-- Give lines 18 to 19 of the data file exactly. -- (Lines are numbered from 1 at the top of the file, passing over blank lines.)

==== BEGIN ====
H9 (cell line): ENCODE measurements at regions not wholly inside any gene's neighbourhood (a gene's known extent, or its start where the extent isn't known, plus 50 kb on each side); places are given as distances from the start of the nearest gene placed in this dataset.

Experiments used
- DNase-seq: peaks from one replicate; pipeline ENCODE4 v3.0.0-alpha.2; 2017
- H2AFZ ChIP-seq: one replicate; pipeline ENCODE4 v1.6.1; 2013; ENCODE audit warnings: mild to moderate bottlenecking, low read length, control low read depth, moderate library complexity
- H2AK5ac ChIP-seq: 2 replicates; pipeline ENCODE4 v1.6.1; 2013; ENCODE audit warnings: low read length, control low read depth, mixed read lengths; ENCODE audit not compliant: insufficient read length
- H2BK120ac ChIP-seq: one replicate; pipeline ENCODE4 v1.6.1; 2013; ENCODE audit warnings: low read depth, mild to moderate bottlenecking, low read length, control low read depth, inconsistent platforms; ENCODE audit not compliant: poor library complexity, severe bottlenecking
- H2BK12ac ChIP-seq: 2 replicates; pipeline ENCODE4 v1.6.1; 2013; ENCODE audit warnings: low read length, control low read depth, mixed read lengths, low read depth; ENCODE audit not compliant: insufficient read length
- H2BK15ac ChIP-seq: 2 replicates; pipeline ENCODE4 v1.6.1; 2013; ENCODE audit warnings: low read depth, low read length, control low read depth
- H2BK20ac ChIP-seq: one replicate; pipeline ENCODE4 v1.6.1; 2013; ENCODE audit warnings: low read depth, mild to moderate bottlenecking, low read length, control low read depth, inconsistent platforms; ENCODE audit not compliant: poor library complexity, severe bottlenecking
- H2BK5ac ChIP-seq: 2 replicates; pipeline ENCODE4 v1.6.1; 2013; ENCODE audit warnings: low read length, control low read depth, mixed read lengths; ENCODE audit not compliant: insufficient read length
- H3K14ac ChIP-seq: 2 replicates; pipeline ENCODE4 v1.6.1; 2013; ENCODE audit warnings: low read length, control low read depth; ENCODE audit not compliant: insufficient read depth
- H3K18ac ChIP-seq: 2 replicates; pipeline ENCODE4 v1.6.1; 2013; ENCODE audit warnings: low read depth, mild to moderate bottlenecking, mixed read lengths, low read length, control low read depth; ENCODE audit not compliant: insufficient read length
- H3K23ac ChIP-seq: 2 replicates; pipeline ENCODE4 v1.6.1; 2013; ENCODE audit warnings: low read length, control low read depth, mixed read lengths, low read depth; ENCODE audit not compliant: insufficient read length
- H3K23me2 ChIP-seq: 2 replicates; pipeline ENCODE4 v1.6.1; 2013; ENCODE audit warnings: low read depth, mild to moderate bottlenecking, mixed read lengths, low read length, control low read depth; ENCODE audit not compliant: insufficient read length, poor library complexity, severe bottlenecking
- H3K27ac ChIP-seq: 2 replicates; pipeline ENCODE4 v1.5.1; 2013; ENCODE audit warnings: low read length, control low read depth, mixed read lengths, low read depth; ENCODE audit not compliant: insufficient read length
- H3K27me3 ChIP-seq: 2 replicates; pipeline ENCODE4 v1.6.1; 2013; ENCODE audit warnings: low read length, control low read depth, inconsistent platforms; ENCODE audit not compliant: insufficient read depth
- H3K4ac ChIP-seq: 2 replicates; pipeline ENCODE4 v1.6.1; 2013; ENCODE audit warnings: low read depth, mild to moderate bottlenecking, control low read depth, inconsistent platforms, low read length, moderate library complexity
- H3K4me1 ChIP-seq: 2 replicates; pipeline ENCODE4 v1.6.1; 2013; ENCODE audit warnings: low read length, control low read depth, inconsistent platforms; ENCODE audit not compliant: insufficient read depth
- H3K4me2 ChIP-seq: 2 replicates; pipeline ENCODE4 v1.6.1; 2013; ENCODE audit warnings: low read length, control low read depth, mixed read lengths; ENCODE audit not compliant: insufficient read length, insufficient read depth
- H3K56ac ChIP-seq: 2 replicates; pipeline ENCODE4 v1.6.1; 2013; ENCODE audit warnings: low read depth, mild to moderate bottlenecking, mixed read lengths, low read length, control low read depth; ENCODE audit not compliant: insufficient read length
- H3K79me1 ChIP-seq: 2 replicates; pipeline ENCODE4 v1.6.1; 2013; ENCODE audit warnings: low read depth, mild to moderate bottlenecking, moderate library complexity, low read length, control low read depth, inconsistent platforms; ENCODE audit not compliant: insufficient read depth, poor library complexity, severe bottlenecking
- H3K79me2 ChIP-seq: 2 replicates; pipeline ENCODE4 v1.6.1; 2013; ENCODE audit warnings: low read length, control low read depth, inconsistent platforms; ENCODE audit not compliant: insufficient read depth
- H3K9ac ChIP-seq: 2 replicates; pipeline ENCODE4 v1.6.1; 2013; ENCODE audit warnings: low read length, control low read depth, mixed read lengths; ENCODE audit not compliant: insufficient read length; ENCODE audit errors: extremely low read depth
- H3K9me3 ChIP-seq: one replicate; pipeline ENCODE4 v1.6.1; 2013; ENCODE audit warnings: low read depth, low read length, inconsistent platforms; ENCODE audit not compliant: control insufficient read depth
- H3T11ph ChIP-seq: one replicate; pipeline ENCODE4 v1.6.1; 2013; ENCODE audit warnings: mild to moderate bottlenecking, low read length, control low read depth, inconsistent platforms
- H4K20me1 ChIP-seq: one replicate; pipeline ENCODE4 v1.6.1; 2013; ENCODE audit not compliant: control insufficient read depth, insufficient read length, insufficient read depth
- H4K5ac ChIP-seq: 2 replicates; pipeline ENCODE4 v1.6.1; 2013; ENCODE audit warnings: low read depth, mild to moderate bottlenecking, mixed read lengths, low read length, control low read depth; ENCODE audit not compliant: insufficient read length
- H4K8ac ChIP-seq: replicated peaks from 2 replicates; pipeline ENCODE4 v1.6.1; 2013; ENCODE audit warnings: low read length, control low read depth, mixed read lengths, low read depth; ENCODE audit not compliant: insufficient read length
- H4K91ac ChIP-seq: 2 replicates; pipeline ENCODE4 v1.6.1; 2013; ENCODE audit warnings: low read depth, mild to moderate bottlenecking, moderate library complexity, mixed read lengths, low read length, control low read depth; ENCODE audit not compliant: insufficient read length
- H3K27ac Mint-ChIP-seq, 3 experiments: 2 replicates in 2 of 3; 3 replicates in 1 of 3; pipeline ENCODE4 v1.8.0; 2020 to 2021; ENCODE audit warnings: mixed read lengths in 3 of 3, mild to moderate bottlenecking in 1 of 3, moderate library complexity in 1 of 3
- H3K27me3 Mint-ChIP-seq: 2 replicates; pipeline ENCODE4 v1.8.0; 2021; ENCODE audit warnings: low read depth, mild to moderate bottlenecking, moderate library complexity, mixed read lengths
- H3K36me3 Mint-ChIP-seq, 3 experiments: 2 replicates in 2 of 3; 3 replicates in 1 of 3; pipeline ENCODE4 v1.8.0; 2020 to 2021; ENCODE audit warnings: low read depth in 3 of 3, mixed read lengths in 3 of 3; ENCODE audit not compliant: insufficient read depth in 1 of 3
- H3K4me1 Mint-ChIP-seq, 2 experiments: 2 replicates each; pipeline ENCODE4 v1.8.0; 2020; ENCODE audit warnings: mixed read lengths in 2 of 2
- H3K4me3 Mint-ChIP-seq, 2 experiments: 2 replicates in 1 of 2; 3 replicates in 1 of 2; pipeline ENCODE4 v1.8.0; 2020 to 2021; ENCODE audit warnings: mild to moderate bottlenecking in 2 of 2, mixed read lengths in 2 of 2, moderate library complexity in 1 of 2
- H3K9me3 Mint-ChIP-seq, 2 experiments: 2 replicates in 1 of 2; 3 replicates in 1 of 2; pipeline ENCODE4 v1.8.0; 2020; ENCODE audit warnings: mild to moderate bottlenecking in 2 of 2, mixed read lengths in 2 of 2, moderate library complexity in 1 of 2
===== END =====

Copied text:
- H3K4me1 ChIP-seq: 2 replicates; pipeline ENCODE4 v1.6.1; 2013; ENCODE audit warnings: low read length, control low read depth, inconsistent platforms; ENCODE audit not compliant: insufficient read depth
- H3K4me2 ChIP-seq: 2 replicates; pipeline ENCODE4 v1.6.1; 2013; ENCODE audit warnings: low read length, control low read depth, mixed read lengths; ENCODE audit not compliant: insufficient read length, insufficient read depth